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Southern Florida by John Lariviere


Talley's Folly

Talley's Folly
Brian Wallace and Erin Joy Schmidt
Palm Beach Dramaworks presents Lanford Wilson's Talley's Folly. Talley's Folly, Fifth of July and Talley & Son comprise a trilogy of plays called the Talley Family Series. Though chronologically, Talley's Folly, set in 1944, takes place first, it is Fifth of July which was written first. Set in 1977, Fifth of July tells the story of the Talley family's struggle with the effects of the Vietnam War, and of the character Aunt Sally's recent loss of her husband Matt. Wilson later wrote Talley's Folly to tell the story of Aunt Sally and the late Uncle Matthew. A Pulitzer Prize winner, the play opened at the Circle Repertory Theatre on May 3, 1979, then moved to Broadway on February 20, 1980, where it won a New York Drama Critics' Circle Award for Best Play, and a Tony Award for Best Scenic Design.

Talley's Folly takes place on the Talley family property on the evening of July 4th, 1944, in the small Ozark town of Lebanon, Missouri. It is the bittersweet story of two awkward and emotionally wounded people, and their last chance at love. Sally Talley is a 31-year-old Methodist nurse's aid. The only daughter in a conservative, wealthy and bigoted family, she shares neither their bigotry nor their views on the capitalism that built the family fortune. In fact, she has been fired from teaching Sunday school for promoting the subject of labor unionization to her students. Matt Friedman is a 42-year-old Jewish accountant from St. Louis, who fell in love with Sally a year before the play begins, when he came to Lebanon on vacation. He has spent that year writing her every day, though her only response has been to ask him to stop writing. Filled with the memory of that one week they spent together, and the belief that she may love him, he has come to her home on this night to ask her to marry him.

A folly is a Victorian boathouse. And it is in the Talley family folly, on the river, that our play takes place. The once ornate folly, with its mini-gazebo, was built in 1870 by Sally's uncle. Now it is an unused and neglected boathouse. It is a private place that only Sally goes—and on this night, Matt as well. Both Matthew and Sally, like the folly, have arrived at a place in their lives when they are feeling neglected and empty. The playwright uses the theme of chosen emotional isolationism; his characters speak of people walking through their lives like eggs, desperately trying not to get close enough to one another to "get cracked." Sally and Matt struggle to break free from the shells of their loneliness to pursue a romantic relationship. But, in order to do this they must first trust one another enough to reveal the painful secrets which have led to their own self-imposed isolation. Their "folly" on this night is that, despite their fears of rejection, they may finally find acceptance and love.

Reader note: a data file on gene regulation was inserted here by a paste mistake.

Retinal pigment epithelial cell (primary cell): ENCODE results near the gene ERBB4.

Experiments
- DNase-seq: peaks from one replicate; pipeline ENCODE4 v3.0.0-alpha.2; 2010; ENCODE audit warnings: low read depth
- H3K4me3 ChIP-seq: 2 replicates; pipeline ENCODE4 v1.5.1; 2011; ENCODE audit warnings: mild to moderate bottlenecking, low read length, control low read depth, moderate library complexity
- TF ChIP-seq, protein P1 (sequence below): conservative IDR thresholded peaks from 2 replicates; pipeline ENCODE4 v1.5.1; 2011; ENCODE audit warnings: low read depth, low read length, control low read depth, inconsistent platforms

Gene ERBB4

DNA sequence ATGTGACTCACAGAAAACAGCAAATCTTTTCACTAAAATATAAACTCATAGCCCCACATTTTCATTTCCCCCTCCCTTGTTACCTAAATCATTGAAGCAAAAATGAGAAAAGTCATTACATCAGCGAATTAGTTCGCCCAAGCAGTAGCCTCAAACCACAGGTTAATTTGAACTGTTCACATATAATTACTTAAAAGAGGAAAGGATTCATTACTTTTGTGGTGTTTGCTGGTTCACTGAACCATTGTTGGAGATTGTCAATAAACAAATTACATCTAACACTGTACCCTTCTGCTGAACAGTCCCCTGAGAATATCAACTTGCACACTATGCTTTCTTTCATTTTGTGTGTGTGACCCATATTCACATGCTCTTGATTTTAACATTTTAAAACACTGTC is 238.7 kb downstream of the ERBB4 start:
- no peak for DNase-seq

The scenic design for this production is beautifully done by Michael Amico. The stage is filled with intricate layers of the once grand folly, now fallen into disrepair and used for random storage. The fading light of day filters through slats and lattice work. The attention to detail is keen, from gardening tools in the rafters to dusty corners touched with crumpled leaves tracked into the boat house. Sound effects of the chirping of crickets, distant passing trains, and a band concert across the river immerse the audience in the moment at hand.

Brian Wallace is engaging as Matt. He has a quirky, earnest quality and a touch of humor that helps the audience side with him in his pursuit of Sally. As Sally remains immovable for most of the show, it is important that we want him to succeed. Erin Joy Schmidt is a strong Sally, determined without being bitter or cold. Her only flaw is that her tendency to work her open mouth as though struggling with her emotions and keeping her words at bay sometimes looks like a fish gasping for air. She and Wallace work amazingly well together. Each moment is made real in their capable hands. Their conversation ebbs and flows seamlessly as they speak both to and over one another. They make a potentially difficult script seem so easy that the 97-minute tale flies by before we are quite ready to say goodbye to the clumsy courtship of this unlikely couple.

This Palm Beach Dramaworks production of Talley's Folly will be appearing at Don & Ann Brown Theatre through November 11, 2012. Palm Beach Dramaworks is a professional, not-for-profit theatre company hiring local and non-local Equity and non-Equity actors and actresses. Their goal is to engage and entertains audiences with provocative and timeless productions that personally impact each individual. The theatre is located at 201 Clematis Street, West Palm Beach, FL 33401. For tickets and information you may reach them by phone at 561-514-4042, or online at www.palmbeachdramaworks.org.

Cast:
Matt Friedman: Brian Wallace*
Sally Tally: Erin Joy Schmidt*

Crew:
Director:J. Barry Lewis**
Scenic Design: Michael Amico
Lighting Design: Ron Burns
Sound Design: Matt Corey
Costume Design:Brian O'Keefe
Stage Manager: James Danford*

*Designates member of Actors' Equity Association: the Union of Professional Actors and Stage Managers in the United States.

**Designates member of Stage Directors and Choreographers Society.


Photo: Alicia Donelan


See the current theatre season schedule for southern Florida.

-- John Lariviere



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